San Bernardino

Co-Conspirator Who Supplied Weapons in Deadly San Bernardino Terror Attack Sentenced to 20 Years in Prison

Enrique Marquez Jr. pleaded guilty to one count each of providing material support to terrorists and making false statements in the acquisition of firearms used in the 2015 attack that left 14 dead

Officers put up police tape in front of the building at the Inland Regional Center where 14 people were killed on Dec. 7, 2015 in San Bernardino.

A 29-year-old Southern California man was sentenced Friday to 20 years in prison for his role in the 2015 San Bernardino terrorist attack that killed 14 people.

Enrique Marquez Jr. pleaded guilty in February 2017 to one count each of providing material support to terrorists and making false statements in the acquisition of firearms. In exchange for his admissions, the U.S. Attorney's Office dropped related charges of marriage fraud, immigration visa fraud and lying on a federal document.

Marquez repudiated his plea two years later, culminating in a series of hearings involving defense attorney John Aquilina, in which he argued that his client had reflexively entered the plea over feelings of sorrow stemming from the massacre at the Inland Regional Center in San Bernardino. 

In January, Aquilina requested that the plea be voided. However, U.S. District Judge Jesus Bernal ultimately rejected the motion and ordered the sentencing to move forward at U.S. District Court in Riverside.

It has been postponed several times.

“This defendant was an active member of a conspiracy that planned to inflict death and destruction on innocent people,” said First Assistant United States Attorney Tracy Wilkison. “Today’s sentence is the direct result of actions that enabled a terrorist and laid the foundation for an attack that took 14 innocent lives, wounded 22 others, and shook the entire nation.

"By his own admissions, this defendant collaborated with and purchased weapons for a man he definitively knew held radical and anti-American beliefs – and who wanted to kill innocent people.”


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Aquilina's brief was unavailable, but portions of it were included in the government's narrative, which indicated that the defense believes mitigating factors include Marquez's lack of actual hands-on involvement in either the planning or execution of the terrorist attack. The defense also characterized Marquez as a weak personality, negatively influenced by his strong-willed terrorist colleague, 28-year-old Sayeed Rizwan Farook.

“The defendant was a full, willing and motivated participant of the conspiracy,'' according to the prosecution's brief, which outlined how Marquez and Farook also made plans to commit mass murder at the library or cafeteria of Riverside City College.

The men additionally schemed to go on a killing spree along the eastbound Riverside (91) Freeway during afternoon rush-hour,  identifying a particular section of roadway that had no exits, according to the FBI. The defendant backed out of the terrorist plots in November 2012, after the arrests of four Inland Empire men who were gearing up to join the Taliban in Afghanistan. All four were eventually convicted and sentenced to between 10 and 25 years in prison.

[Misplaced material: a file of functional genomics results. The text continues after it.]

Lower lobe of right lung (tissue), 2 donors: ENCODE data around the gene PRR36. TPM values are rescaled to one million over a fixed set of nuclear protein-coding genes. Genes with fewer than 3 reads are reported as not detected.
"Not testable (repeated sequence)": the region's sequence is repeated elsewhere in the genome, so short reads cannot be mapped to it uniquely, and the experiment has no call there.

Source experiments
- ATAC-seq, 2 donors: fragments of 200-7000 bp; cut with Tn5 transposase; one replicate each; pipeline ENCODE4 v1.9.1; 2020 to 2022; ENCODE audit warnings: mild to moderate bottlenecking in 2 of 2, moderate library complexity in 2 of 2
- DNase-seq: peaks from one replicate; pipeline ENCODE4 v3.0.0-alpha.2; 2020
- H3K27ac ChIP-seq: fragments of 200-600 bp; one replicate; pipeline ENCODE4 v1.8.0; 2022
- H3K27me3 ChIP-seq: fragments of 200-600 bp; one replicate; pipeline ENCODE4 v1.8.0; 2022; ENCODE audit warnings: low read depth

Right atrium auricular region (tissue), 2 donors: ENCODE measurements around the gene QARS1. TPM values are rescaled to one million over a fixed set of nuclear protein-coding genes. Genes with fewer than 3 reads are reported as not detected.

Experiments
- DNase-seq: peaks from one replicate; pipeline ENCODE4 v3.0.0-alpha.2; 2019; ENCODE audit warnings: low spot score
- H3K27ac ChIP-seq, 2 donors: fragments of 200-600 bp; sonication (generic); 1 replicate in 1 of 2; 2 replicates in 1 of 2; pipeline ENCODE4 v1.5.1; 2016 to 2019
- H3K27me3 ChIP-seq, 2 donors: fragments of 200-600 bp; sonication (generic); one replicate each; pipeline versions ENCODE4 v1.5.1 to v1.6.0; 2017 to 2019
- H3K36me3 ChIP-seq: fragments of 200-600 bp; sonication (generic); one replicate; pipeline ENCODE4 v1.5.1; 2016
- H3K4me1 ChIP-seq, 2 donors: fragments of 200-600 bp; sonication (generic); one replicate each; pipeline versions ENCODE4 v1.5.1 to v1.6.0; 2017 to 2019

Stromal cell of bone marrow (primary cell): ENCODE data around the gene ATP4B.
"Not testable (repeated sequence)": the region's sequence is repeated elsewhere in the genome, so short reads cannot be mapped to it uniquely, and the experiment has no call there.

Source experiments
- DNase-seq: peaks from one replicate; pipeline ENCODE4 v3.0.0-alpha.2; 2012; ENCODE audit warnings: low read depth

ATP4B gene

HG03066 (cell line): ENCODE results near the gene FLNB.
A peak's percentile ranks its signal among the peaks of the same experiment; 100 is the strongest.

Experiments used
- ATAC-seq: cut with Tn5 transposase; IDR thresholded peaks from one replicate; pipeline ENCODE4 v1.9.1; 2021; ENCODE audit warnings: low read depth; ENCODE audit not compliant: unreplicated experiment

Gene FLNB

Farook and his wife, 27-year-old Tashfeen Malik, carried out the rampage at the IRC during an employee Christmas party on Dec. 2, 2015. The pair had pledged loyalty to ISIS, and according to federal investigators, Farook, an inspector for the  an Bernardino County Department of Environmental Health, had long harbored radical Islamic impulses. The pair went from one office to another, methodically killing his unarmed coworkers.

Both fled back to their Redlands home, destroyed evidence and reloaded their guns before heading out in their SUV to an undetermined destination.

They died a few hours later in a gun battle with police on San Bernardino Avenue. Marquez was in Riverside at the time.

He stated on a federal Bureau of Alcohol, Tobacco, Firearms and Explosives form that he was the actual buyer of the two high-capacity semiautomatic rifles with which Farook and Malik armed themselves.

The defendant had moved to Riverside and met Farook, his next-door neighbor, in 2005. Under the future jihadi terrorist's sway, Marquez converted to Islam, after which he adopted a radical philosophy, and by late 2011, the two were preparing to commit terrorist attacks, according to court papers.

Marquez also engaged in a sham marriage with a Russian immigrant, who is the sister-in-law of 35-year-old Syed Raheel Farook, the terrorist's elder sibling.

Mariya Chernykh, 30, and Marquez went all-out to make their fake nuptials appear legitimate, taking staged family photos, creating a joint checking account and a back-dated lease that implied they shared a marital residence, enabling her to remain in the country and collect benefits, according to court papers.

Marquez and Chernykh signed immigration documents, under penalty of perjury, falsely stating that they both lived at the same Riverside address, prosecutors said. However, Chernykh eventually moved in with another man in Ontario, while Marquez received money from her as part of the arrangement.

Chernykh ultimately admitted charges of conspiracy, perjury and making false statements to federal officials. She's free on bond and is slated to be sentenced on March 29, 2021.

In a separate plea agreement, Syed Farook admitted a conspiracy charge. He's also free on bond and is scheduled to be sentenced on Nov. 9. His wife, 35-year-old Tatiana Farook, Chernykh's sister, admitted a conspiracy count as well and is set for sentencing on Dec. 14.

Farook and his wife are each facing five years behind bars. Chernykh is facing up to 20 years. However, none are expected to receive the maximum sentences.

Copyright CNS - City News Service
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